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Epidemiology: March 1995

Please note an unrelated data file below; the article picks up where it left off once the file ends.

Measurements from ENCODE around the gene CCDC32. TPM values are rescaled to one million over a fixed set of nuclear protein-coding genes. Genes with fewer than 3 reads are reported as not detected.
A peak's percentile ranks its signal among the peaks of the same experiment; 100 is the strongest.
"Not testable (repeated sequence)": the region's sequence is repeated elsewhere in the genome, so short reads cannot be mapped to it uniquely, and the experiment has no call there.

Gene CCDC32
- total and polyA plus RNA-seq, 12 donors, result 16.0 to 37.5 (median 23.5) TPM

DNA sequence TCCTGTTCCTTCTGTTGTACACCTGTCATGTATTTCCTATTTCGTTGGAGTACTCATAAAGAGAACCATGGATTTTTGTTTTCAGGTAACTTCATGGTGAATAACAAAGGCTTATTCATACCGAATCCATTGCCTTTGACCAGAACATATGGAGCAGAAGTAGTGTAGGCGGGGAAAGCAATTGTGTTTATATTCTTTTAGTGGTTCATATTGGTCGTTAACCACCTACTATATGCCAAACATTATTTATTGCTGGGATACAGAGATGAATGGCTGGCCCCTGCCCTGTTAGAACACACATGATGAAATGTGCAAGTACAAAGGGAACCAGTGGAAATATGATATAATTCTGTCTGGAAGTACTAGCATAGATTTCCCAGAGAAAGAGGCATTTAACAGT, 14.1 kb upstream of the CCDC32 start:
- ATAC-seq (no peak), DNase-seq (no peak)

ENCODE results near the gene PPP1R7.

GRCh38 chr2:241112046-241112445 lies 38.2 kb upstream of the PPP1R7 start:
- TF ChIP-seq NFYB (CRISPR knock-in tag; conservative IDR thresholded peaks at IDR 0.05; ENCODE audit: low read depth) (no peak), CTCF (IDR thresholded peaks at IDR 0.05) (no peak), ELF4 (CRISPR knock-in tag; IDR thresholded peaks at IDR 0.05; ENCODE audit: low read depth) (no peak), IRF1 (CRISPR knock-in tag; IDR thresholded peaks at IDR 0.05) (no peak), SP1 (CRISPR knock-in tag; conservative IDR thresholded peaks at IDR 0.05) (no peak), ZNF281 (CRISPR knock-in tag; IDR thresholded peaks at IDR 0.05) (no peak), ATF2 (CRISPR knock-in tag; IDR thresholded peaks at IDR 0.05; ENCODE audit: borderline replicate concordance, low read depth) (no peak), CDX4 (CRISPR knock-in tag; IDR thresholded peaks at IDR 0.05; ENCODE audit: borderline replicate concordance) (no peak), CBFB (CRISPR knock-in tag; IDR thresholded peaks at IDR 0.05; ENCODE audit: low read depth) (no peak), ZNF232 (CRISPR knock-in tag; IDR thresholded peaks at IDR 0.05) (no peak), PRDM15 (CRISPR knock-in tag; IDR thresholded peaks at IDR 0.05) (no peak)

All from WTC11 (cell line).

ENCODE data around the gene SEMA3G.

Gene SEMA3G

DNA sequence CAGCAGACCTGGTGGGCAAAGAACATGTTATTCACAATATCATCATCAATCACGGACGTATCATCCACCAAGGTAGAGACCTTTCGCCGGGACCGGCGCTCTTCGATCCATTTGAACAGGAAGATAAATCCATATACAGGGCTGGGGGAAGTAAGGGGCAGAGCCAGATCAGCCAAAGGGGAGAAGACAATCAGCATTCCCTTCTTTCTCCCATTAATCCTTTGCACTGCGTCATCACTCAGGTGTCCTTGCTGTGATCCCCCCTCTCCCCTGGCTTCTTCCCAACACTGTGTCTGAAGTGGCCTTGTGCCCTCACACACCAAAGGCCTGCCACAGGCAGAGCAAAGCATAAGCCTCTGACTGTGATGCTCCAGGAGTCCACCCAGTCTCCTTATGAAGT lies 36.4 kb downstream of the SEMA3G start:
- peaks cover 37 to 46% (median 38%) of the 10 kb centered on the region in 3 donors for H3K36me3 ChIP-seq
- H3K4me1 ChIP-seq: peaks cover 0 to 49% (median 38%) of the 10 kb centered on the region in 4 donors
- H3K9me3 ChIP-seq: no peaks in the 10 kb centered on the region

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We attempted to estimate incidence rates of cervical dysplasia and carcinoma in a cohort of 7,199 New Zealand women using contraception. The cohort was followed prospectively with periodic cervical smears, intended to be annual, over a 6-year period. The principal outcome investigated was a diagnosis of cervical dysplasia of any degree, from mild to severe dysplasia and including carcinoma in situ or invasive carcinoma, made cytologically by a central study laboratory and confirmed by histology or deoxyribonucleic acid (DNA) evaluation. These diagnoses are jointly referred to as “dysplasia.” Two successive negative (nondysplastic) smears were required before a woman was considered eligible for the analysis of incidence. Even after these two negative smears, the estimated “incidence” of dysplasia declined markedly in each of the 5 years of the study, particularly among women who provided negative smears in each prior year. This suggests that prevalent cases were being diagnosed even after five or more negative smears. Assuming that nearly all of the prevalent cases were removed after five negative smears, our estimate of the annual incidence of cervical dysplasia in this population during this time period would be of the order of 5 per 1,000 per year. We conclude that the sensitivity of cervical testing for identifying cervical dysplasia is quite low in this population but is consistent with values reported from some other populations. Age at first intercourse, age at first pregnancy, number of sex partners, and current cigarette smoking were strongly associated with risk of dysplasia. Our data are equivocal on the question of whether age at first intercourse is a risk factor independently of the closely associated variable, number of sex partners.

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